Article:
65 Foucault, Discipline and Punish: The Birth of the Prison,trans.A.Sheridan(NewYork, 1977; first published 1975), 296. The original passage is in the interrogative form. 66 Ibid., 308. In his translation, Sheridan makes this footnote the book’s final paragraph. 67 J. Miller points out, on D. Defert’s testimony, that Foucault started writing what became the final chapter of the first volume of The History of Sexuality—“The Right of Death and Power over Life”—on the very day that he completed Discipline and Punish. This suggests that Foucault’s reservations about the scope of the “disciplinary hypothesis” may date back as far as 1975.SeeJ.Miller,The Passion of Michel Foucault (New York, 1993), 240–1. 68 Foucault, “Il faut d´efendre la Soci´et´e.” Cours au Coll`ege de France, 1975–1976 (Paris, 1997), 215. 69 Ibid. liberalism without humanism 557 biopower administers the “mass as a whole,” aggregated into a “population.”70 Moreover, unlike discipline, biopower’s concern is not with individual conduct, but with general “states of equilibrium [and] of regularity” in the population as a whole.71 Foucault does, it is true, acknowledge that discipline and biopower frequently overlap: the latter does not so much replace the former as “envelop” and “integrate” it, transforming discipline by “implanting itself ...within it.”72 Because they operate on different levels—one being aimed at individuals, the other at populations—they can, moreover, “articulate themselves on one another”—witness the power mechanisms at work in urban management and sexuality.73 Yet even as he stressed their compatibility, Foucault, by introducing biopower, stepped back from the expansive claims that he had previously made for discipline, opening himself up to an alternative understanding of contemporary politics. Yet Foucault’s revision of the disciplinary hypothesis did not stop here. In his 1978 lectures series (he did not teach in 1977), Foucault began to emphasize the relationship between biopower and liberalism—an insight that undermined his claim that discipline was merely “enveloped” by biopower. At the very moment when free-market ideas were influencing economic debates— and as Barre was competing against socialists and communists for control of the National Assembly—Foucault came to the conclusion that many of biopower’s most exemplary traits were exhibited by economic liberalism. In 1978, however, he opted to consider the Physiocrats, a school of proto-liberal French economists from the eighteenth century, rather than economic liberalism’s more contemporary avatars. What the Physiocrats demonstrate, Foucault maintained, is that whereas power directed at individuals (i.e. discipline) can expand almost ad infinitum, power aimed at populations (i.e. biopower) must learn to limit itself. Far from enveloping discipline, Physiocratic biopolitics stands in striking contrast to it: where discipline “regulates everything,” , as much as possible, “laisse faire”—it lets things be.74 “Letting things be”—or laissez-faire, as the Physiocrats themselves called it, coining a phrase that would become the mantra of economic liberals everywhere—is another way of saying “freedom”: for the Physiocratic art of governing is inconceivable in a society that lacks it, at least insofar as freedom is understood as noninterference. Freedom was, for instance, indispensable to the Physiocrats’ approach to ending grain shortages. Cautioning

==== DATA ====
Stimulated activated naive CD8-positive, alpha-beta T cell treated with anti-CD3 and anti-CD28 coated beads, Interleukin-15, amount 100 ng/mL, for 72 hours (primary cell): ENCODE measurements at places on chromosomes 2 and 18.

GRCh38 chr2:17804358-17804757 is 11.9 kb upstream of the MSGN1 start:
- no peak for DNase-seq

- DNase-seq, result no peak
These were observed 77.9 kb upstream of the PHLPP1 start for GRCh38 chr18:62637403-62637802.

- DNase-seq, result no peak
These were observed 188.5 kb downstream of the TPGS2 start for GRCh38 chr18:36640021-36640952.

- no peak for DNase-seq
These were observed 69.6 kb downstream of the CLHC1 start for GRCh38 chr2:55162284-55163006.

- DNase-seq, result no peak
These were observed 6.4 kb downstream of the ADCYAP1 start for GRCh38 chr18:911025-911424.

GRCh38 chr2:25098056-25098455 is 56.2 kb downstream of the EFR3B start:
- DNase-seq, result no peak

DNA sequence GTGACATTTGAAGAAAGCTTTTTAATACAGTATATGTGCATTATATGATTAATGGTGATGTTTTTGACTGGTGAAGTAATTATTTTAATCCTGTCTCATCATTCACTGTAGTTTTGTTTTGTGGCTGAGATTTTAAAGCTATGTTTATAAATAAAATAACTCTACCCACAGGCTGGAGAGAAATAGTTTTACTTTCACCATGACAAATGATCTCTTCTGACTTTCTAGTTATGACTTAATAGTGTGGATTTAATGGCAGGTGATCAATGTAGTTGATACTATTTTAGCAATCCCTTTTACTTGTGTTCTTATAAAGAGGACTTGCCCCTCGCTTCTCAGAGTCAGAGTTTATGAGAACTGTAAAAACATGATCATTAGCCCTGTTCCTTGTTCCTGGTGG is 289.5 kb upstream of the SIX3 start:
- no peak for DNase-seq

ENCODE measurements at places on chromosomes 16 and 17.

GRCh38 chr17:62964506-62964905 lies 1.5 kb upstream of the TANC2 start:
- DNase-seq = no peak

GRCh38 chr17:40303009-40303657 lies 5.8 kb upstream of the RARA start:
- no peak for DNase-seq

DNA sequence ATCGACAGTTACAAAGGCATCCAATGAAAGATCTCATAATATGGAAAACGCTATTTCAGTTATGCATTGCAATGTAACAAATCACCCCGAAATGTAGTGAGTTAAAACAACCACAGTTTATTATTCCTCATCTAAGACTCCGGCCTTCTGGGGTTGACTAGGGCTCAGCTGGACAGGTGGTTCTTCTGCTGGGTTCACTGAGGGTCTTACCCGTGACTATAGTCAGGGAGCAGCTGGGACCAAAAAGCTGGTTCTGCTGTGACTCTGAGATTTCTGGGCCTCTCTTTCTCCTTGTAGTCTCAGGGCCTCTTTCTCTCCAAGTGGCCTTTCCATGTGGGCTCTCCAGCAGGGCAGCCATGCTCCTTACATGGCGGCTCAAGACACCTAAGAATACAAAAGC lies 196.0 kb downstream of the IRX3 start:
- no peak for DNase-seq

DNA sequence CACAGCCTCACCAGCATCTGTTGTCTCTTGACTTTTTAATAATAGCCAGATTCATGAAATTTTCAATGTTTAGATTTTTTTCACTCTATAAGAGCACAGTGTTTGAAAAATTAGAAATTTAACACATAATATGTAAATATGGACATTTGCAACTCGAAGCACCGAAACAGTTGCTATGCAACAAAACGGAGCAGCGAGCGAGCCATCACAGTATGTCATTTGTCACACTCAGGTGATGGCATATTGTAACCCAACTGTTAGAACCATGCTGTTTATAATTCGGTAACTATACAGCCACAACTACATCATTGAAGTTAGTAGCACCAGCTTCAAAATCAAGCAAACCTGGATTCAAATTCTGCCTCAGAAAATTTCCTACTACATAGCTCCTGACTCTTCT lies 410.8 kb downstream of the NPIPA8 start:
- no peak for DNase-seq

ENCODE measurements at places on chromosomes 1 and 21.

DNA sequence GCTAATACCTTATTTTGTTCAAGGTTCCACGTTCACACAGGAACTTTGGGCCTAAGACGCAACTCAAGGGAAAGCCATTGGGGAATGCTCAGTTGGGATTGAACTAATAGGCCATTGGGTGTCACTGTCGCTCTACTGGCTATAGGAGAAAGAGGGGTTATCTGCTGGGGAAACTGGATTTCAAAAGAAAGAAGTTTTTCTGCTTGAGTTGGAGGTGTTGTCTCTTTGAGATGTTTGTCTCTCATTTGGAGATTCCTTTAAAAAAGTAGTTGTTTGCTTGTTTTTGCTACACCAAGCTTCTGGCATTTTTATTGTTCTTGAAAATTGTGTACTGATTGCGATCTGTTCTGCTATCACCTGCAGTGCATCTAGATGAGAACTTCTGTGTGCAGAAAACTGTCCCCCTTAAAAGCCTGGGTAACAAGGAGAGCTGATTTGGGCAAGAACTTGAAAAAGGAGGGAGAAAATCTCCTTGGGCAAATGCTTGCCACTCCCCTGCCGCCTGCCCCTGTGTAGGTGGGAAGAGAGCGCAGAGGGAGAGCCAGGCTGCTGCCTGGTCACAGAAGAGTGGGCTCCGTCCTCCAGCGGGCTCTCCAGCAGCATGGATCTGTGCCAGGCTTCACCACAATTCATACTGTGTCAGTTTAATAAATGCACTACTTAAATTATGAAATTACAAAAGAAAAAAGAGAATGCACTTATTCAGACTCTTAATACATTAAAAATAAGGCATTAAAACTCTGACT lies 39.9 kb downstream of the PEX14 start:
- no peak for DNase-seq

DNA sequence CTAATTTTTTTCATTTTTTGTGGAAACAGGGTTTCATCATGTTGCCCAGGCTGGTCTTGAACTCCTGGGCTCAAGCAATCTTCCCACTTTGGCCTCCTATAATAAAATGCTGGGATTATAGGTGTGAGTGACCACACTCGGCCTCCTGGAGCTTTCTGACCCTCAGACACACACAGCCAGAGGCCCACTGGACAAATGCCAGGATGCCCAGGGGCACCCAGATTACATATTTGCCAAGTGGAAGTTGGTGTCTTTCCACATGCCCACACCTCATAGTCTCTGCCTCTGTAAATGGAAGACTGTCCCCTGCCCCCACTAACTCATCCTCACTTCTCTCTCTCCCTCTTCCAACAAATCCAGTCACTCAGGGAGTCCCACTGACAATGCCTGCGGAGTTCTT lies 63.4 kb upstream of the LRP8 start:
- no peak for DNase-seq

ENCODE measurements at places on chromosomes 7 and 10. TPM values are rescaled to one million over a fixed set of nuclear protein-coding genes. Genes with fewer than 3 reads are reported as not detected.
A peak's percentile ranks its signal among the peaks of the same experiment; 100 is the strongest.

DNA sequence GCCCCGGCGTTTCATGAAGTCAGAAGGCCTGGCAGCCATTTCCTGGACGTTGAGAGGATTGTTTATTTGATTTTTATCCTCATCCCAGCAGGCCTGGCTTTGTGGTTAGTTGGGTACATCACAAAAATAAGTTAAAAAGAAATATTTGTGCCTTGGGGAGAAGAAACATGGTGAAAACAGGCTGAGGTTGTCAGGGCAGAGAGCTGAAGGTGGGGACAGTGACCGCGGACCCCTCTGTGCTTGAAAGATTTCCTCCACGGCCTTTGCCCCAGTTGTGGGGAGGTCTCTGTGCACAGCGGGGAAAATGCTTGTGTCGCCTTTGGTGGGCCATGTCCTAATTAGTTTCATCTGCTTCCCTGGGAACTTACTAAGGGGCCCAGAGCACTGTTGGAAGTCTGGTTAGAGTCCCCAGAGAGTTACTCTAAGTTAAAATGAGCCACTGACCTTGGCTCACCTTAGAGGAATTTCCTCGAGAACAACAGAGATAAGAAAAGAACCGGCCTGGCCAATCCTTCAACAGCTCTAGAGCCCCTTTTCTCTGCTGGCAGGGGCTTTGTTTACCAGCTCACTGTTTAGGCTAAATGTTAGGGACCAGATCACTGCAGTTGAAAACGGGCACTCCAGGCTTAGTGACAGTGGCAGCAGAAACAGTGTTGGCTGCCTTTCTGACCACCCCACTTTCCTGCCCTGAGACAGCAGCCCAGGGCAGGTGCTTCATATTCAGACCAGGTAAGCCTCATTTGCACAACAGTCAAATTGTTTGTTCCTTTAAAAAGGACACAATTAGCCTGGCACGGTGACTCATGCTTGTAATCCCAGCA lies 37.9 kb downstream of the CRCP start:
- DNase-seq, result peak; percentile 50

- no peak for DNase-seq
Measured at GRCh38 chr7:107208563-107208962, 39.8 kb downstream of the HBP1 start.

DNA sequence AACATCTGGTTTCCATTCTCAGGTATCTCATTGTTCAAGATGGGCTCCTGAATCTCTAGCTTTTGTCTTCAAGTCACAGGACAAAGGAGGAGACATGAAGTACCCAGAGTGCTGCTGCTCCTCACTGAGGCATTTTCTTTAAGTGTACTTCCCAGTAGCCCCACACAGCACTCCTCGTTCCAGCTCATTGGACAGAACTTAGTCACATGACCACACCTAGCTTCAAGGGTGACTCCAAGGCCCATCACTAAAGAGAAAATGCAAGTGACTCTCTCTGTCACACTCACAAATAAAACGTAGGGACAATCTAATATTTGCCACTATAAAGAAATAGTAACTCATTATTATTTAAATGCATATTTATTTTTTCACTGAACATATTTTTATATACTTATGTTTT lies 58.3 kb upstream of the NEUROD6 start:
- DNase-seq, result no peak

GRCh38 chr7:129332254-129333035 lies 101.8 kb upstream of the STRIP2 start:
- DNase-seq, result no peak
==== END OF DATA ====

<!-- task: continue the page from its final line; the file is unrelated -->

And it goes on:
70 Ibid., 216, 218–19. 71 Ibid., 220. 72 Ibid., 216. 73 Ibid., 223–4. 74 Foucault, S´ecurit´e, territoire, population. Cours au Coll`egedeFrance,1977–1978 (Paris, 2004), 47. 558 michael c. behrent